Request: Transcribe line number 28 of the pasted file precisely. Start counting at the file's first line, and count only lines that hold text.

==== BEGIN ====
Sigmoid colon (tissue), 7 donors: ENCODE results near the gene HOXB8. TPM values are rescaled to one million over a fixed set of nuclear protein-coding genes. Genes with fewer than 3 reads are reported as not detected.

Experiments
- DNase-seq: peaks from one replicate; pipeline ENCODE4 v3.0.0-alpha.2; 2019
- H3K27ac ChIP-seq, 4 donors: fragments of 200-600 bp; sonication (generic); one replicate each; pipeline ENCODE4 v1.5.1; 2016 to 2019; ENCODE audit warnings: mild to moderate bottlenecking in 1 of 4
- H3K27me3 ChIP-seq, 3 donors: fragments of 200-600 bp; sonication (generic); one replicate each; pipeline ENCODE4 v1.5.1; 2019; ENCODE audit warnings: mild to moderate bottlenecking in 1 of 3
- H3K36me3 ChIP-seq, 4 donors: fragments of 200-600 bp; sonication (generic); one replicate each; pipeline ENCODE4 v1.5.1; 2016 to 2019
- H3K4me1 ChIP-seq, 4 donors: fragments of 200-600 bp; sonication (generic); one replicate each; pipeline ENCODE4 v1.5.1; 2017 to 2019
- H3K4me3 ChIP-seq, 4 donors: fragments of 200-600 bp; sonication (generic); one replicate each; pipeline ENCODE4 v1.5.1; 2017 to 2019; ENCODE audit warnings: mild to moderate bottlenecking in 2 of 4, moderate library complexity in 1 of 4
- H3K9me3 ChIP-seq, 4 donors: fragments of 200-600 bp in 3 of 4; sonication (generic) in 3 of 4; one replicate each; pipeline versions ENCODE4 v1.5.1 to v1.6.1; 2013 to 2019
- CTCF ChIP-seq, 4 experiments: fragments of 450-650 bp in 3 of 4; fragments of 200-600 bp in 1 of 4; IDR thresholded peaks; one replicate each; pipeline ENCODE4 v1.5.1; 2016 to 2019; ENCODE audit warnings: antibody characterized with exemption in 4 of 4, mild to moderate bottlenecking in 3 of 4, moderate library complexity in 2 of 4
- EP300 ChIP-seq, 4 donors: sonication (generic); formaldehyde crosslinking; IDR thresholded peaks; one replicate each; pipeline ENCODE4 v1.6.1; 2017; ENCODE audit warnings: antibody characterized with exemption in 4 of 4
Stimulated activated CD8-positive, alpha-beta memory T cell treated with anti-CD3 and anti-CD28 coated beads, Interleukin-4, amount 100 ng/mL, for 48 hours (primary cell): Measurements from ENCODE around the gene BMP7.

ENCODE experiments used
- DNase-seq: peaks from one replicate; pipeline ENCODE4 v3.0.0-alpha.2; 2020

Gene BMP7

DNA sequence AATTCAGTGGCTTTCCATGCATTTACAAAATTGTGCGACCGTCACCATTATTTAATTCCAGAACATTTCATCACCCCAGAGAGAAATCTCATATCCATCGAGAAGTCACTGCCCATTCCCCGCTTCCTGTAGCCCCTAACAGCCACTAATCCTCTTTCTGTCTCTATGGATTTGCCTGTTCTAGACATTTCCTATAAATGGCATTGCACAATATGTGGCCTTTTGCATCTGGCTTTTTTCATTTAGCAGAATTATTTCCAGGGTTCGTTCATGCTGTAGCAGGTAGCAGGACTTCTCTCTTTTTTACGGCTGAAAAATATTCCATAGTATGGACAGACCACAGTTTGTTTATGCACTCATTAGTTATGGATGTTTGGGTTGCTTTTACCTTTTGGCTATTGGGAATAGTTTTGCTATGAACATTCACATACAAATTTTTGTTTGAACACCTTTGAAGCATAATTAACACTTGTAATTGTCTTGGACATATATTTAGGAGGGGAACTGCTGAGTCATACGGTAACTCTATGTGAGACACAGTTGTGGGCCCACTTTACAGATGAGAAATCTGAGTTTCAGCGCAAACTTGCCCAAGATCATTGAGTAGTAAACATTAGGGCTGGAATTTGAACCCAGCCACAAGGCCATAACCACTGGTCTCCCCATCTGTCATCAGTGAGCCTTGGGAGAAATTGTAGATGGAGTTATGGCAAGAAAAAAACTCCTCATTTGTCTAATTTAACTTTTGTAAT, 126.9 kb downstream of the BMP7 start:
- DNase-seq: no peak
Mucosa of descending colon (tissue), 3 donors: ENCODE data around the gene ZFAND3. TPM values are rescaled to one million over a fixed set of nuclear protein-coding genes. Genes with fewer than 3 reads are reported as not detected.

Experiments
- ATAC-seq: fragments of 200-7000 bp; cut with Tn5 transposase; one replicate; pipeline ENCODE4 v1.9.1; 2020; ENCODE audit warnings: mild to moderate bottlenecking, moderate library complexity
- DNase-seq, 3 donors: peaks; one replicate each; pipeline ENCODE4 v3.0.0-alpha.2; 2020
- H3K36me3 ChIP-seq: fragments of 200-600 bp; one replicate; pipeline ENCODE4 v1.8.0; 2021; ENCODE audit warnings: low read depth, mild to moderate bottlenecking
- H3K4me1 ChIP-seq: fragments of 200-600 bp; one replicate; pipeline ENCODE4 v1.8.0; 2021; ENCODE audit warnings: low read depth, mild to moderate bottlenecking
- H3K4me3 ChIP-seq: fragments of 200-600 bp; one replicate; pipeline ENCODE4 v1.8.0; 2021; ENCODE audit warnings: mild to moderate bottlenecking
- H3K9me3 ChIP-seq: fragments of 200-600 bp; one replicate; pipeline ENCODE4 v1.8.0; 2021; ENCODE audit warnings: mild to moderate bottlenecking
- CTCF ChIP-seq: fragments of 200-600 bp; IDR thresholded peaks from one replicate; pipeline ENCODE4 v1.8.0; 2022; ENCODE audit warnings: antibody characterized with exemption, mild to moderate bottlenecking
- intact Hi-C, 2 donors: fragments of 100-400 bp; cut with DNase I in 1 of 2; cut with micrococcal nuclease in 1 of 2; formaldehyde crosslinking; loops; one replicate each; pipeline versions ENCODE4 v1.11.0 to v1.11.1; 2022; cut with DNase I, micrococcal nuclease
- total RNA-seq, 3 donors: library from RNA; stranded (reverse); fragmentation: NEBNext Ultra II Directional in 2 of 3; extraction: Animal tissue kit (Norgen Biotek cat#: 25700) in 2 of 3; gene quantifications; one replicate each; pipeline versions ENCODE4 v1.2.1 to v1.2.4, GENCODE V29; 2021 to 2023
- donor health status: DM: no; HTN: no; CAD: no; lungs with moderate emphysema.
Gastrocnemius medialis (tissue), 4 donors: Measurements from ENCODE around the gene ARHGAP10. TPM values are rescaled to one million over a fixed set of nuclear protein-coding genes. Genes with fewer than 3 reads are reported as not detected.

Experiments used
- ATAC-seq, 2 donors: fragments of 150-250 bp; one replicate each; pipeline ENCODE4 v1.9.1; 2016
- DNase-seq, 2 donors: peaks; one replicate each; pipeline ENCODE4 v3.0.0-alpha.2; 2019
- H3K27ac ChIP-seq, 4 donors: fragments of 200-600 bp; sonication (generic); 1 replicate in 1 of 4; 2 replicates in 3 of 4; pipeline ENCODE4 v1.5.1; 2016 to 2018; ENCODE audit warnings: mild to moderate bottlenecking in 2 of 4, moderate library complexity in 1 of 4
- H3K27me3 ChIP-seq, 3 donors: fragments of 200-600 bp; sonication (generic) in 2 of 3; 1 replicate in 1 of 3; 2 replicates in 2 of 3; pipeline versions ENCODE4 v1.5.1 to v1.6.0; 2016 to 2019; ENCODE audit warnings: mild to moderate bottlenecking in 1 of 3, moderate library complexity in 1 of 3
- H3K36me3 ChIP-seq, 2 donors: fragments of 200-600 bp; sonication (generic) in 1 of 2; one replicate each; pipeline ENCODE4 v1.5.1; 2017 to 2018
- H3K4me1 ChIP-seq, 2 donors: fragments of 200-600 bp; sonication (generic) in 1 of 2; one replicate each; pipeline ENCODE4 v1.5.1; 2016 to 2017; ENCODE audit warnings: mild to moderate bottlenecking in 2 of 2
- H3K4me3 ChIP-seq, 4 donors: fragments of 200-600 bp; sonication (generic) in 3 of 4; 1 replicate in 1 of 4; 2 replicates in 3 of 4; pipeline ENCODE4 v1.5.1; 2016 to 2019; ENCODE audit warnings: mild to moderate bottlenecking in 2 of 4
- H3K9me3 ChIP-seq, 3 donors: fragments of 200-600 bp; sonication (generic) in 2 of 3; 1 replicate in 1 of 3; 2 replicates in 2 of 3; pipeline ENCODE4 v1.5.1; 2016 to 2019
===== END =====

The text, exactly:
- total RNA-seq, 3 donors: library from RNA; stranded (reverse); fragmentation: NEBNext Ultra II Directional in 2 of 3; extraction: Animal tissue kit (Norgen Biotek cat#: 25700) in 2 of 3; gene quantifications; one replicate each; pipeline versions ENCODE4 v1.2.1 to v1.2.4, GENCODE V29; 2021 to 2023